Big Hat Tip: Romenekso

  • Morning Reading List, 02.20.08

    4345057.jpg
    Good morning Washington.

    Quickly navigate Morning Reading List:

    NEWSPAPERS | TV | ONLINE MEDIA | RADIO | JOBS

  • Most of you did not have to work on Monday.

    NEWSPAPERS

  • Wonkette takes a look at the latest David Brooks column calling it “the worst column in American History”.

  • Gawker reports, “Alt-weekly crusader and Washington City Paper editor Erik Wemple wrote the definitive story on the battle between traditional newsrooms and their web counterparts, where ‘definitive’ means ‘extraordinarily long and often forgetting to make a larger point in its various attempts to embarrass the Washington Post.’ It’s still entertaining though, as a case study in precisely how, over and over again, one should not roll out and maintain the web side of a major publication.”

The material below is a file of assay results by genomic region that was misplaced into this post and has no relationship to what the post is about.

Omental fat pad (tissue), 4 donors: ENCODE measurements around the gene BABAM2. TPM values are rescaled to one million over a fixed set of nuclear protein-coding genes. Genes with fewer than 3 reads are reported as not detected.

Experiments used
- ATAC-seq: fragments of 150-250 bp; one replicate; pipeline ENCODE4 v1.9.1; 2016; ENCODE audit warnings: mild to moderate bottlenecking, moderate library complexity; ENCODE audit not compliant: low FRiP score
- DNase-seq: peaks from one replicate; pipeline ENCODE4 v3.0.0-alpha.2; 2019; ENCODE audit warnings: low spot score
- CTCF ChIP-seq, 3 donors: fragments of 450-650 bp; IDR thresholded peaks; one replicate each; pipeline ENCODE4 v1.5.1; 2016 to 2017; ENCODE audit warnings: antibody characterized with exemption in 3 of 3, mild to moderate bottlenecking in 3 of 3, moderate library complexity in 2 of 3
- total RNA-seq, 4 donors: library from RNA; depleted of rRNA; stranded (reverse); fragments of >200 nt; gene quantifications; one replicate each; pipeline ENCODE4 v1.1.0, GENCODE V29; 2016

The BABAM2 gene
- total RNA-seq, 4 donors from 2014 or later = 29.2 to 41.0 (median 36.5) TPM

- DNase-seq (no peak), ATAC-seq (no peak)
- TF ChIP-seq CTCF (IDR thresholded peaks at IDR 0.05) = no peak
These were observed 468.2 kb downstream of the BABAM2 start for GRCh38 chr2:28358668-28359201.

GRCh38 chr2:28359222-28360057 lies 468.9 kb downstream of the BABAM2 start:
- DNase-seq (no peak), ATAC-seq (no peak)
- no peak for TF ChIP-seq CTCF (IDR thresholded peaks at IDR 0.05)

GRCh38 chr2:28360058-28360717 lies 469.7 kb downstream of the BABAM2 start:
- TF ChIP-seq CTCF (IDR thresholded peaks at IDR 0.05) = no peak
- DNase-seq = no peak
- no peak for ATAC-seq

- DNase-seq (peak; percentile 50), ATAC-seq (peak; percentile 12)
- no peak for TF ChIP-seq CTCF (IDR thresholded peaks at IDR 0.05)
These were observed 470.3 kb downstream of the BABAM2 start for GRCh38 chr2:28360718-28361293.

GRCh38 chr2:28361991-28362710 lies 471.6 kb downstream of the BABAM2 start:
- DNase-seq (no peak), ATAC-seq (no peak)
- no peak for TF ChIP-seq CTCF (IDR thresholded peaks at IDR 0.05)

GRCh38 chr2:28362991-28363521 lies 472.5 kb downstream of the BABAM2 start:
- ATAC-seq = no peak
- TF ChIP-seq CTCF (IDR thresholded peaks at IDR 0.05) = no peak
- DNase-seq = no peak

• Portfolio reports, “The new (and only) woman on Rupert Murdoch’s board is a 27-year-old fledgling opera diva. Murdoch may have gotten more than he bargained for.”

  • Media Life reports that Sam Zell “who recently took over Tribune Co., matters these days because he’s a new kind of newspaper owner, of the sort that has a lot of journalists worried. Their worry is that he will trim costs even closer to the bone at the once-proud Los Angeles Times and Baltimore Sun, among others in his portfolio, pulling out profits even if it’s at the risk of killing these papers.”

  • Deuzeblog reports, “Sometimes you do not want to be right. And I certainly do not want to claim credit. To a large extent many have written about it, signaled it at various talks and debates, blogged about it, and heard about it from many sources throughout the industry: the media workforce is steadily shrinking. Via Patrick Phillips, editor at IWantMedia, comes this report on AdAge: ‘Media Work Force Sinks to 15-Year Low. Newspaper Slump and the Shift to Digital, Direct Take Toll on Employment.’ This follows last year’s reports by IWantMedia and by Challenger, Gray & Christmas (as reported by UPI) on media industry job cuts, signaling a rise of 88% of job cuts throughout the US media industry in 2006 over the year before.”